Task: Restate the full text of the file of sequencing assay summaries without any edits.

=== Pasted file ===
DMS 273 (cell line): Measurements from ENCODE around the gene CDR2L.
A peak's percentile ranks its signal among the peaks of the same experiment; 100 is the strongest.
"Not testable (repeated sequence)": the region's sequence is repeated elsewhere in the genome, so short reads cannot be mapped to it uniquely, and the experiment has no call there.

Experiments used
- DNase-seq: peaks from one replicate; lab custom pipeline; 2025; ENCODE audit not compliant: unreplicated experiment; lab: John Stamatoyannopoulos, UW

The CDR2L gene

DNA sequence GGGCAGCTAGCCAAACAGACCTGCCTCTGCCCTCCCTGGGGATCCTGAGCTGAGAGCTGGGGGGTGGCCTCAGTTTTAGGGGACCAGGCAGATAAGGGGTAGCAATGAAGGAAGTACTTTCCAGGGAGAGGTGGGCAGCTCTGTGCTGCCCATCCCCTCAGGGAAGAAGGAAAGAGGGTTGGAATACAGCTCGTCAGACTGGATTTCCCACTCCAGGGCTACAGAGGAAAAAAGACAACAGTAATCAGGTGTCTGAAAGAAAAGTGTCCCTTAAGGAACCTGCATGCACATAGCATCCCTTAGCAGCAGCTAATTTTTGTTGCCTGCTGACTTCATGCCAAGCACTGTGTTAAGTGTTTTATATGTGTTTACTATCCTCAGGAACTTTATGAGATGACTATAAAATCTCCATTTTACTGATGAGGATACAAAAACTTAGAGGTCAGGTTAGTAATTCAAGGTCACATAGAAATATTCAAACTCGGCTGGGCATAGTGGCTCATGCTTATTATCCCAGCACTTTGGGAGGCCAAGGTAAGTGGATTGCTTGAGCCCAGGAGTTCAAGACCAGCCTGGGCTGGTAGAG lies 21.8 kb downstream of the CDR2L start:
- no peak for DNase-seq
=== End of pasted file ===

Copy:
DMS 273 (cell line): Measurements from ENCODE around the gene CDR2L.
A peak's percentile ranks its signal among the peaks of the same experiment; 100 is the strongest.
"Not testable (repeated sequence)": the region's sequence is repeated elsewhere in the genome, so short reads cannot be mapped to it uniquely, and the experiment has no call there.

Experiments used
- DNase-seq: peaks from one replicate; lab custom pipeline; 2025; ENCODE audit not compliant: unreplicated experiment; lab: John Stamatoyannopoulos, UW

The CDR2L gene

DNA sequence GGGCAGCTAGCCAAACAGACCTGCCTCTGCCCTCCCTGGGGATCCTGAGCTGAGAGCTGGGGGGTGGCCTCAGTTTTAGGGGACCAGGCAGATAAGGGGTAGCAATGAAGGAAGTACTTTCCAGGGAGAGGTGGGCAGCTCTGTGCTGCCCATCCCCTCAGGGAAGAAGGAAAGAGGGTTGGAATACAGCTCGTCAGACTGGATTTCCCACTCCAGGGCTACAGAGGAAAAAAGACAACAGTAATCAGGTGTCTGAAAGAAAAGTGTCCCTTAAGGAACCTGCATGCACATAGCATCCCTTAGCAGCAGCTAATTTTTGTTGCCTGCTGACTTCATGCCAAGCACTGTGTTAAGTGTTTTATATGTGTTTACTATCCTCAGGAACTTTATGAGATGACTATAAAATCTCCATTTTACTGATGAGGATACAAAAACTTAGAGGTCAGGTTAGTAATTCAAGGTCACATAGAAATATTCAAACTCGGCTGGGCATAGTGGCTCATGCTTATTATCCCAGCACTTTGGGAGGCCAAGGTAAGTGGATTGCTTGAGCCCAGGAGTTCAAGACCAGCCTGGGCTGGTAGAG lies 21.8 kb downstream of the CDR2L start:
- no peak for DNase-seq